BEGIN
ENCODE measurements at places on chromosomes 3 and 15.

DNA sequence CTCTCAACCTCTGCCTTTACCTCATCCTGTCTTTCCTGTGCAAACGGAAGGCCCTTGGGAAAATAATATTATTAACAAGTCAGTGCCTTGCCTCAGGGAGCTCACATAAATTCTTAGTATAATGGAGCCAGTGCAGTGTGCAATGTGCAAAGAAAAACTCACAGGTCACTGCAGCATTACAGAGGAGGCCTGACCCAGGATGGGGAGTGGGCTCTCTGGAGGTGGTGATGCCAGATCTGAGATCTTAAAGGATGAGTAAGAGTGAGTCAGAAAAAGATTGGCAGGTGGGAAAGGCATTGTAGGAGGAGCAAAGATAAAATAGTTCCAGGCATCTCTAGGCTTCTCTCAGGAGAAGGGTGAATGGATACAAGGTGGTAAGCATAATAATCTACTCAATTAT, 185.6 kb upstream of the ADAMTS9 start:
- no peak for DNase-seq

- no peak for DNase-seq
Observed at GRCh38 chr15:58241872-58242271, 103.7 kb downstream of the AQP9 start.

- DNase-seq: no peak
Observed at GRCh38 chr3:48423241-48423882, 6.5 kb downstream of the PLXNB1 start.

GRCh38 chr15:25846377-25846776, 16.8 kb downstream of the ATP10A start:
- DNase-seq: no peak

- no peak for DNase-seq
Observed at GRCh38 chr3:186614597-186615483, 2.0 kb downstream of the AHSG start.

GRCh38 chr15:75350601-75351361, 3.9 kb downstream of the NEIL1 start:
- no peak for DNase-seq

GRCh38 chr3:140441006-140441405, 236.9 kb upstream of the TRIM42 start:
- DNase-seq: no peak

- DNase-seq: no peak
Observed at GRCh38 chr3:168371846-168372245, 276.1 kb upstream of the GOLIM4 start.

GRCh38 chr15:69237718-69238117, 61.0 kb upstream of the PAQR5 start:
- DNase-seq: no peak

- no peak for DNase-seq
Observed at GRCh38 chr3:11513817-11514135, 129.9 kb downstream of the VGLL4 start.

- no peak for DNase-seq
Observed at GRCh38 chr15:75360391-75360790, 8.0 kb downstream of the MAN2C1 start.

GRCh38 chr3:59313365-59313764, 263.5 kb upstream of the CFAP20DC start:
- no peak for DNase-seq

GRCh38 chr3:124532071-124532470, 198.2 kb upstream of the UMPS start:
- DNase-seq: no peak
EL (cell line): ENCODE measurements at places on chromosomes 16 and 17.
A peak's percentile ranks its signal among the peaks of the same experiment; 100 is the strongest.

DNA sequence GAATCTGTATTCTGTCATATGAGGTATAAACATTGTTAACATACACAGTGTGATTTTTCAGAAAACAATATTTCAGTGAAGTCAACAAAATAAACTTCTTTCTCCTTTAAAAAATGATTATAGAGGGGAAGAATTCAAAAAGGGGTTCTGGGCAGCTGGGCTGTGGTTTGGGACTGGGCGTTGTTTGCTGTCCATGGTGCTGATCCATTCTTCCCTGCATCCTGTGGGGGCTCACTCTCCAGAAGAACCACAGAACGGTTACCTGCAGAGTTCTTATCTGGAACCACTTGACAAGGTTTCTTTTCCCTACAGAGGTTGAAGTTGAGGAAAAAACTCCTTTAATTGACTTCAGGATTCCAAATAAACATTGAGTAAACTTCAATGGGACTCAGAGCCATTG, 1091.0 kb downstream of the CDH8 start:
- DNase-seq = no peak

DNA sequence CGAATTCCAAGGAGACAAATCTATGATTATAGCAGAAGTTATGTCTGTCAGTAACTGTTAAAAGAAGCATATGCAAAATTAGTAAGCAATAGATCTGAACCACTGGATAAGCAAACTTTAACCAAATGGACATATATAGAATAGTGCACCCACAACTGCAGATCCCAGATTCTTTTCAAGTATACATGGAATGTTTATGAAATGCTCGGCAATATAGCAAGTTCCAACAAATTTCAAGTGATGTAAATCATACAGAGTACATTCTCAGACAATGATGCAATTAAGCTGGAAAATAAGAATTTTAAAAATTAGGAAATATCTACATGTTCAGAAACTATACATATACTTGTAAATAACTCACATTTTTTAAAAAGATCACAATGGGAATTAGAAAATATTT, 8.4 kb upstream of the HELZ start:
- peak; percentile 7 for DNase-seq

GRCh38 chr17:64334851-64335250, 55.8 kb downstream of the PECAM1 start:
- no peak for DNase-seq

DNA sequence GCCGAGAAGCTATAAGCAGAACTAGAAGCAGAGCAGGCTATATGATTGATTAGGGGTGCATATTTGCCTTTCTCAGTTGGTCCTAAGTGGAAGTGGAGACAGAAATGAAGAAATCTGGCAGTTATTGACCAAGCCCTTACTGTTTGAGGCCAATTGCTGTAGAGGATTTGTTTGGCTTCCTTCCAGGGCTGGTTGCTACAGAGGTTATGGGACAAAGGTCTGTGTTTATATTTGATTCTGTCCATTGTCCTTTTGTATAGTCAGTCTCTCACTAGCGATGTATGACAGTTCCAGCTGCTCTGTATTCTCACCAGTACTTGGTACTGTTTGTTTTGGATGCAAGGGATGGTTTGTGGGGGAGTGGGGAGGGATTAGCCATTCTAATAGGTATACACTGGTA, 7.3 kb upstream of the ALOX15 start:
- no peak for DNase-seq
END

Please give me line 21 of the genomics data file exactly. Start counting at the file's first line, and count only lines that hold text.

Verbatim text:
Observed at GRCh38 chr3:11513817-11514135, 129.9 kb downstream of the VGLL4 start.